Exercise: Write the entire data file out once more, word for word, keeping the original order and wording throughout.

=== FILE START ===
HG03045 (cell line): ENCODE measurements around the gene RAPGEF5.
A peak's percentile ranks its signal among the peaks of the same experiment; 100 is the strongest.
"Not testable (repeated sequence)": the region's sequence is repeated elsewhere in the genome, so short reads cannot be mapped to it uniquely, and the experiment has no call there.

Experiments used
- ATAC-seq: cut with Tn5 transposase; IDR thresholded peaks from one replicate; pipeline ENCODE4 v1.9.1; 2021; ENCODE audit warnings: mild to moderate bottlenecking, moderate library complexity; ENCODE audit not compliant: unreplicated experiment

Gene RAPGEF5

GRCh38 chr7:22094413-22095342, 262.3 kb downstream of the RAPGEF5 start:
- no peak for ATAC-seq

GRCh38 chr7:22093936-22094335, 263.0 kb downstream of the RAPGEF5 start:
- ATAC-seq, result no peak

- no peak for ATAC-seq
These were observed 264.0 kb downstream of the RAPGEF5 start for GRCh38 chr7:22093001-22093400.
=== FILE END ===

HG03045 (cell line): ENCODE measurements around the gene RAPGEF5.
A peak's percentile ranks its signal among the peaks of the same experiment; 100 is the strongest.
"Not testable (repeated sequence)": the region's sequence is repeated elsewhere in the genome, so short reads cannot be mapped to it uniquely, and the experiment has no call there.

Experiments used
- ATAC-seq: cut with Tn5 transposase; IDR thresholded peaks from one replicate; pipeline ENCODE4 v1.9.1; 2021; ENCODE audit warnings: mild to moderate bottlenecking, moderate library complexity; ENCODE audit not compliant: unreplicated experiment

Gene RAPGEF5

GRCh38 chr7:22094413-22095342, 262.3 kb downstream of the RAPGEF5 start:
- no peak for ATAC-seq

GRCh38 chr7:22093936-22094335, 263.0 kb downstream of the RAPGEF5 start:
- ATAC-seq, result no peak

- no peak for ATAC-seq
These were observed 264.0 kb downstream of the RAPGEF5 start for GRCh38 chr7:22093001-22093400.